Aug. 25, 2005
by BOB DORAN
THE GROUP'S SIMPLE TITLE TRIO! IS USUALLY APPENDED WITH THE names of the players: jazz fusion violinist Jean-Luc Ponty, the noted jazz-rock bassist Stanley Clarke and Bela Fleck, who basically made up his own mutant banjo style playing with his electric bluegrass/jazz/jamband The Flecktones.
[Photo at right: Bella Fleck, Stanley Clarke and Jean-Luc Ponty]
In a call from Reno, violinist Jean-Luc Ponty noted that Trio! has been working its way west playing concert halls and festivals, including the Newport and Montreaux jazz festivals -- but not just jazz festivals. "Not that we play jazz. Jazz is an element we incorporate in our music, but it's not the only one. Thanks to Bela, we played the Telluride Bluegrass Festival. That was a first for me and Stanley."
The other elements? "For Stanley there are several things including blues and R&B. There is a progressive approach to bluegrass coming from Bela; he also touches on classical music, since he did an album of that music. He was not classically trained at all, he's self-taught, but he touches on all styles of music. For my part of course there is classical music as an influence from my youth, which somehow transpires still in my writing."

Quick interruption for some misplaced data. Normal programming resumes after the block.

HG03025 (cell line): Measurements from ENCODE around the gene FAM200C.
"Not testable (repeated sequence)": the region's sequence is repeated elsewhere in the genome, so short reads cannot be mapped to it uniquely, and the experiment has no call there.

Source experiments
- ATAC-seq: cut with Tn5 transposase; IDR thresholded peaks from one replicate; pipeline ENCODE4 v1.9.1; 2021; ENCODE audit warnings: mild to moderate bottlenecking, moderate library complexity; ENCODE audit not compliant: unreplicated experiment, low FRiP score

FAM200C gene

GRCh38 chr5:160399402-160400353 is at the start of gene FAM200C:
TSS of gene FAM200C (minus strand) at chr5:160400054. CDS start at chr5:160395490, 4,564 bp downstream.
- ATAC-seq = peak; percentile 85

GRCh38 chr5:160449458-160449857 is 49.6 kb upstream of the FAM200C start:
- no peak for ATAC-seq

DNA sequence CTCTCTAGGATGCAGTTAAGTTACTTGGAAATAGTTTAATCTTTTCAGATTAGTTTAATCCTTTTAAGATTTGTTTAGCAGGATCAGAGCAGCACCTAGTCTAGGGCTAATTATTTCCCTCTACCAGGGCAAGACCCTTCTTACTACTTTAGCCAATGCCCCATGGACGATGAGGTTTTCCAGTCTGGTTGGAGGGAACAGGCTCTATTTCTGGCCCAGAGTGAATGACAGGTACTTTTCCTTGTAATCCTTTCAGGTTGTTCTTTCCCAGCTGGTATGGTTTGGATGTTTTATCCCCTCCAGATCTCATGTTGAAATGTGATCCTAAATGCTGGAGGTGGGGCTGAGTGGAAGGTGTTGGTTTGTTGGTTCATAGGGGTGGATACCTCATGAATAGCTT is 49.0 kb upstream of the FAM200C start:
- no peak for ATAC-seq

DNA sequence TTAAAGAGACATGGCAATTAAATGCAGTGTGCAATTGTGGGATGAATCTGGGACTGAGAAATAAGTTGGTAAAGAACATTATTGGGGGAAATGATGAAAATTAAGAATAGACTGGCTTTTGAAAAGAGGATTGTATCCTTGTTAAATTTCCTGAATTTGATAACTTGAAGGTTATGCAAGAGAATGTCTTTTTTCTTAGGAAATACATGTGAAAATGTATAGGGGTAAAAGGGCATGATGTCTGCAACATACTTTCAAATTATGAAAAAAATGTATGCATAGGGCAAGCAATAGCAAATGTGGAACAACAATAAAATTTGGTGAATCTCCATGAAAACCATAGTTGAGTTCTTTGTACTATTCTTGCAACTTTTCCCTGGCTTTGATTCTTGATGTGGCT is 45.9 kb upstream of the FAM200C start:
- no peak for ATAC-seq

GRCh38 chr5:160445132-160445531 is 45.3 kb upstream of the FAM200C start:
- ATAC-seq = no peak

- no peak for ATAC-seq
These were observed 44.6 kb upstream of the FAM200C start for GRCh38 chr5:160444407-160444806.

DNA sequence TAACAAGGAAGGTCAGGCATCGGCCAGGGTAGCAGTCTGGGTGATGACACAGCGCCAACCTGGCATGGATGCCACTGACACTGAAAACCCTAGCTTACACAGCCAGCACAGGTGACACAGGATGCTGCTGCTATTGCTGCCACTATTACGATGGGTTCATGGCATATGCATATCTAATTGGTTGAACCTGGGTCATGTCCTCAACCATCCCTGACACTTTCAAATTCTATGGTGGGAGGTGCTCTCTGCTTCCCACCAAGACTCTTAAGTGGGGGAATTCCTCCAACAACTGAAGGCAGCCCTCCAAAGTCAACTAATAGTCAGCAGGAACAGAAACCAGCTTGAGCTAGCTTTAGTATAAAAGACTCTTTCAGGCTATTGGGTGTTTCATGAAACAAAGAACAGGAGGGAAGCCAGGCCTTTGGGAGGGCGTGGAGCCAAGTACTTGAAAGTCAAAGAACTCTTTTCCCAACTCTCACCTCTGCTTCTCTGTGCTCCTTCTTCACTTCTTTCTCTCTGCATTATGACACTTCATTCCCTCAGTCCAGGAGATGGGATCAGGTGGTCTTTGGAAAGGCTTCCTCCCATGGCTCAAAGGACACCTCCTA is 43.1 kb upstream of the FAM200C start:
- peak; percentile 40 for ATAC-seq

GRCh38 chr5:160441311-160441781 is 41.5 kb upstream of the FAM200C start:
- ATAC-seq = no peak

And they music they play together? "It's definitely fusion, in a broad sense," says Ponty, but it's not electric. "We play acoustic instruments. As far as the music goes, Bela says he grew up listening to us, to the bands of the jazz-rock era, Return to Forever, Mahavishnu He is from a younger generation; he followed our footsteps, but came up with his original ideas. That's why we have no problem understanding each other musically. People ask, `Wow, Bela Fleck, Stanley and you, what kind of music will it be?' The answer, it's perfectly fusion and not just jazz and rock -- there is classical music, South American rhythms, a bit of African, bluegrass -- not just jazz and rock for sure." Catch the trio's string fusion Tuesday, August 30, at HSU's Van Duzer Theatre.
Summer is fading fast but the festival season lingers on. This Saturday, in addition to the Organic Planet Festival by the bay in Eureka, there's Hops in Humboldt down in Fortuna, the Rotary Club's microbrew bash with sips from local brewers plus others coming in from several Western states. The music starts around noon with slewgrass by the Slewfoot String Band, followed by Magnolia (1:45), groovin' folk rock by Kulica (3:15), then The Delta Nationals, back in action to close the show. Drummer Paul DeMark says that Steve Irwin is "ready to go," declaring, "You can't keep a good Delta National down!" The D. Nats also play Sunday afternoon on the Plaza sharing the bill with the young rocker Terrapin Tony and his band.